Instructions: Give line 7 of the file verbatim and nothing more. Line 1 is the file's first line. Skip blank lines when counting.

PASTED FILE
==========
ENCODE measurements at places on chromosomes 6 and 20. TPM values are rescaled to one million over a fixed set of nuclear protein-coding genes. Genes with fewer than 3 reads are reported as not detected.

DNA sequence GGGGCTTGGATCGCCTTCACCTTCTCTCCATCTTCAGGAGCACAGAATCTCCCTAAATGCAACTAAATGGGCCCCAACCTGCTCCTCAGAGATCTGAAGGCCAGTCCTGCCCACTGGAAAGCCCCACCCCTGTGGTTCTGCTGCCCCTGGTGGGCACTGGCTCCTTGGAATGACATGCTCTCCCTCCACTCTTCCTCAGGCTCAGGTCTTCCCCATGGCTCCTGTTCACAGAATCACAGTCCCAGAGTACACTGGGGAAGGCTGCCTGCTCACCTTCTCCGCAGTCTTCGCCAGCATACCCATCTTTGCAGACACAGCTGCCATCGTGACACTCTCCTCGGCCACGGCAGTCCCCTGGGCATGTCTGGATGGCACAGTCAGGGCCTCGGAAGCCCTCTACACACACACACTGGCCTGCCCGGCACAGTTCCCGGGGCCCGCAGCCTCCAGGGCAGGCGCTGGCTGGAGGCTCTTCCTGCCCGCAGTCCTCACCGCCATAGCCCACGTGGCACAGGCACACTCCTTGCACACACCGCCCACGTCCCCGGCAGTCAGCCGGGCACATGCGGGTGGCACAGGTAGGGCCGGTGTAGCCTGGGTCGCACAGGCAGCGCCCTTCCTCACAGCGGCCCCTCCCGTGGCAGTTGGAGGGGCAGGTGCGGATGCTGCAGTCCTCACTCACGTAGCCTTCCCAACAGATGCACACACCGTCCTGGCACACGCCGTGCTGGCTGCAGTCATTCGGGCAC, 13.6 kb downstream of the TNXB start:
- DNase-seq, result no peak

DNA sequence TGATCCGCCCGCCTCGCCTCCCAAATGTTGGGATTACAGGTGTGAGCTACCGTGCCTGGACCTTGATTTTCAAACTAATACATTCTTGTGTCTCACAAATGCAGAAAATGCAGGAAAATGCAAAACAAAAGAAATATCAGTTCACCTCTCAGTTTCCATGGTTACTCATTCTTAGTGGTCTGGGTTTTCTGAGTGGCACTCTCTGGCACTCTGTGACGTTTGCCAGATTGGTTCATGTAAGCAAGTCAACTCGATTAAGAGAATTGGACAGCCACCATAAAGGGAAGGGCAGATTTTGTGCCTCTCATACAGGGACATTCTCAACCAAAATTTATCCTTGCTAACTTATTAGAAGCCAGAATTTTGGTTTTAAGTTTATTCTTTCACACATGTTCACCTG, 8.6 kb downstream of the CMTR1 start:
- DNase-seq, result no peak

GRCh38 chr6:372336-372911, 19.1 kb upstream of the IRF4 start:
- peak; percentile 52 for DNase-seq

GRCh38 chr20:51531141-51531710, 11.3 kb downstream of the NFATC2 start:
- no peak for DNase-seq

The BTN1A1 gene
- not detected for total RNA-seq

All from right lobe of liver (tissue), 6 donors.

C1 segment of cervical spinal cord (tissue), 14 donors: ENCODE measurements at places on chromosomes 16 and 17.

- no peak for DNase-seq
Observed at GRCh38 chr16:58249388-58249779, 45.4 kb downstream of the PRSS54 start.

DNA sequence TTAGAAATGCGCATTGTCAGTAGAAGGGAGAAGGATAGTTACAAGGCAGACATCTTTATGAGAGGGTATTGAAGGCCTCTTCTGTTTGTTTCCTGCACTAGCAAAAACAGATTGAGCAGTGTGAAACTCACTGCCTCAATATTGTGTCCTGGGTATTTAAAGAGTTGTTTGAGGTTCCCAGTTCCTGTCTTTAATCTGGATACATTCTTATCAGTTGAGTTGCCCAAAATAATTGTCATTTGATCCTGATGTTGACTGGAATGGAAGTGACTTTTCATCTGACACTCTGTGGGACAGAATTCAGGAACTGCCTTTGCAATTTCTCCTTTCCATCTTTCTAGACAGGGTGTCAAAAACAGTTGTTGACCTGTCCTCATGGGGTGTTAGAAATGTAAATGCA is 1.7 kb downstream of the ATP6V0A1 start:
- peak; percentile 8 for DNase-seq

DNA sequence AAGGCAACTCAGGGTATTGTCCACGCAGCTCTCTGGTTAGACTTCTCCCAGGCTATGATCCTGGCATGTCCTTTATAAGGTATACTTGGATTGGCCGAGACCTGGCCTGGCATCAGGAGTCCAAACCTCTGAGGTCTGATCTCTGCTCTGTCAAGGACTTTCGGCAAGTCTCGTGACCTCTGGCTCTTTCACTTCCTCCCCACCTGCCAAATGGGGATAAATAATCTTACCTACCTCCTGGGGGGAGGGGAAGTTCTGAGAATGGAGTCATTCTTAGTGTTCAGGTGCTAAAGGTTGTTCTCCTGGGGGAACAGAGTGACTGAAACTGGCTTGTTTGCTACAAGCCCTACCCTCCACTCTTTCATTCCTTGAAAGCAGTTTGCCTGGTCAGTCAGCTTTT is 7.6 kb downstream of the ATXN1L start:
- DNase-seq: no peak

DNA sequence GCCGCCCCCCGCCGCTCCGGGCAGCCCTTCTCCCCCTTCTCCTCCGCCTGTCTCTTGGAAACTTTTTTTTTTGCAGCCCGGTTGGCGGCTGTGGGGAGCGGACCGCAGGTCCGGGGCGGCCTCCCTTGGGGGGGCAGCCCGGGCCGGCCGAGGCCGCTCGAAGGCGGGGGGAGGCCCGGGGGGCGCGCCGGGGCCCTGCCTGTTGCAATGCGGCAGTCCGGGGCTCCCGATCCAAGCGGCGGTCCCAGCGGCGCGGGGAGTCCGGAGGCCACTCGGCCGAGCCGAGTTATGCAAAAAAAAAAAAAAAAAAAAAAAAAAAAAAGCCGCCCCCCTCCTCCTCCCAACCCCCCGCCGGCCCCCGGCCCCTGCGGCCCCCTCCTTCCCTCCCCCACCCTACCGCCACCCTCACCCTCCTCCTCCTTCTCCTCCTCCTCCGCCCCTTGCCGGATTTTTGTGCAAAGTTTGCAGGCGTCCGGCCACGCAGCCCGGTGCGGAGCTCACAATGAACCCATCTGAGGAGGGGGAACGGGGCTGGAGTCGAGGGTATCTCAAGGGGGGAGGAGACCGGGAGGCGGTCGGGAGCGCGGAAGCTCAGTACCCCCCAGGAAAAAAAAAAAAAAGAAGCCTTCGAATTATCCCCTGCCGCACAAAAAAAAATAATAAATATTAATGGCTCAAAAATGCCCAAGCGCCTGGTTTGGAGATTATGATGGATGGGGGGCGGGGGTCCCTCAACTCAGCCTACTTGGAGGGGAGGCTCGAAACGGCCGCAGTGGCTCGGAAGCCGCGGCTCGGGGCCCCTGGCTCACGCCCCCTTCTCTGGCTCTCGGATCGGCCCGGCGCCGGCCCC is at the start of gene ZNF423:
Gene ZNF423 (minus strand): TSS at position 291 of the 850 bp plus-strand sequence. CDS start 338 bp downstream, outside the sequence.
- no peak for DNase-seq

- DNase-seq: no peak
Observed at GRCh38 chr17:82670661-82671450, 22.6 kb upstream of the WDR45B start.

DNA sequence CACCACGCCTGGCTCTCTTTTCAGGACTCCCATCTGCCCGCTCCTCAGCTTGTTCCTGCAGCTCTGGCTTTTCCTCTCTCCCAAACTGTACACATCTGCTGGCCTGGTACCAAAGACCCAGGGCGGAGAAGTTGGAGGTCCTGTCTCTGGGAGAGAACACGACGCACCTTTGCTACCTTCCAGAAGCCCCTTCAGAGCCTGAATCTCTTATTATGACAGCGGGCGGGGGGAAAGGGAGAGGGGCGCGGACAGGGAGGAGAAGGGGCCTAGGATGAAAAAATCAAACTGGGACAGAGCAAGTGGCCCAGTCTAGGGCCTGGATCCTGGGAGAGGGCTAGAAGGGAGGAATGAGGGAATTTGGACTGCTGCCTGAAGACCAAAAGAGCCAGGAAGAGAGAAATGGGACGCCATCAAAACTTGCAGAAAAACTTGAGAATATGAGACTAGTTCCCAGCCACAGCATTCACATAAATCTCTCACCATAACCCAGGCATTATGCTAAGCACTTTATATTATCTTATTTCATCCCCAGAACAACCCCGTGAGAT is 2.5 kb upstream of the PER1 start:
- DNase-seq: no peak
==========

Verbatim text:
- peak; percentile 52 for DNase-seq